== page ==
The problem with bloatware is it can make your PC slower, it can take up unnecessary amounts of space, and in some cases might even gather data on your usage habits without your express consent.
There are two ways to get rid of bloatware. You can do it manually if you’re confident you can spot bloatware and remove it safely, or you can do it automatically with tools like PC Decrapifier and Bulk Crap Uninstaller.
If you’re going to do it manually, here are a few pointers. On the Programs and Features window, sort the apps by name, and look for anything that starts with the name of your PC manufacturer (Dell, Toshiba, Razer, etc.).
Standard Dell bloatware, for instance, includes applications like Dell Stage, Dell Digital Delivery, and Dell DataSafe. Make a list of these and then open them to see what each does. Sometimes the apps are useful. For example, gaming laptops usually have an app that controls customizable keyboard lighting, and if you delete it, you won’t be able to change the brightness. But most apps aren’t of much use.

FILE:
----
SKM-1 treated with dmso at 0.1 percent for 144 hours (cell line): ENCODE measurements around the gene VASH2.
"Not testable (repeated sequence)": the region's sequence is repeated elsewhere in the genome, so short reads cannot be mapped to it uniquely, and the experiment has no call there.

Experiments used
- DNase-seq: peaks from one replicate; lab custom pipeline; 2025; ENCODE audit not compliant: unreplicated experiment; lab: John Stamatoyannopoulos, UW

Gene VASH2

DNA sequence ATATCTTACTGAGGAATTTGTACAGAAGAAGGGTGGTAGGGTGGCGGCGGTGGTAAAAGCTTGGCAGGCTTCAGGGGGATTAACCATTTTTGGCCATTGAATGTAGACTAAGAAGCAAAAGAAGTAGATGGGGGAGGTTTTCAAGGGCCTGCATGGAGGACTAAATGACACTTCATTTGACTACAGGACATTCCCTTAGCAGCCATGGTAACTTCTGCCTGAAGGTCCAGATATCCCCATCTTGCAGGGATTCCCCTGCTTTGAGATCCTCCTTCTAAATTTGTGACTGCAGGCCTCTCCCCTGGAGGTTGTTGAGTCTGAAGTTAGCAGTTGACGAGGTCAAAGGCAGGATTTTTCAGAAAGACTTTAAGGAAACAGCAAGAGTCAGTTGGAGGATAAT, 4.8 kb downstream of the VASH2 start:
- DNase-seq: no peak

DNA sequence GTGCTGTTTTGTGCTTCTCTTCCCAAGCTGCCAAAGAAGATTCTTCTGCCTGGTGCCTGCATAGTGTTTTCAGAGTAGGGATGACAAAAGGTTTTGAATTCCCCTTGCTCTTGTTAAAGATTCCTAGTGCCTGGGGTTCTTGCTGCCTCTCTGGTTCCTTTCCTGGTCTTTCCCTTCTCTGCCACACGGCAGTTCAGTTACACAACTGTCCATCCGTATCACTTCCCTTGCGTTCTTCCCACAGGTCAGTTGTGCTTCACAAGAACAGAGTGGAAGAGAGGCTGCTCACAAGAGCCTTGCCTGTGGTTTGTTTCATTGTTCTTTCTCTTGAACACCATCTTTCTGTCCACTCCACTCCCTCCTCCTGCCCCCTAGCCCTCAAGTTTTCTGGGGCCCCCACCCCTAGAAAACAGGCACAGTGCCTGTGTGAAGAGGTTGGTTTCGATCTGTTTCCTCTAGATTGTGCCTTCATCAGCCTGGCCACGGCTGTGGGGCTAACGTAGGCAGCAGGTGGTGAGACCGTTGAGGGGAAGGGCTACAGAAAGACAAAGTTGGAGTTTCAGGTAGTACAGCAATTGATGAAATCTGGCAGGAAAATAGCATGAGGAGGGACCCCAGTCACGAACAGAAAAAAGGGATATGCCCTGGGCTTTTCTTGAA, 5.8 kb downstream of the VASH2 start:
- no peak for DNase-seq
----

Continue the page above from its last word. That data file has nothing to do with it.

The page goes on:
While we’re tooling around in settings, let’s disable hidden files. There will come a day when you’ll need to dig into your PC’s file structure and access the AppData or Windows files, and when you do, it’s going to be simpler if your hidden files are easy to access.
Click your Start menu and just type the word hidden. The setting we’re looking for will pop right up. Click on Show hidden files and folders, then in the window that pops up, just click Show hidden files, folders, and drives. All done!
Next up, we’re going to cover some of the most useful apps your PC should have, and that’s going to put a lot of them in direct competition. First up, it’s time to pick a browser. A year ago, we probably would’ve just told you to download Google Chrome and call it a day, but the browser landscape has changed. You not only have more options than ever, but a few of them are also pretty good.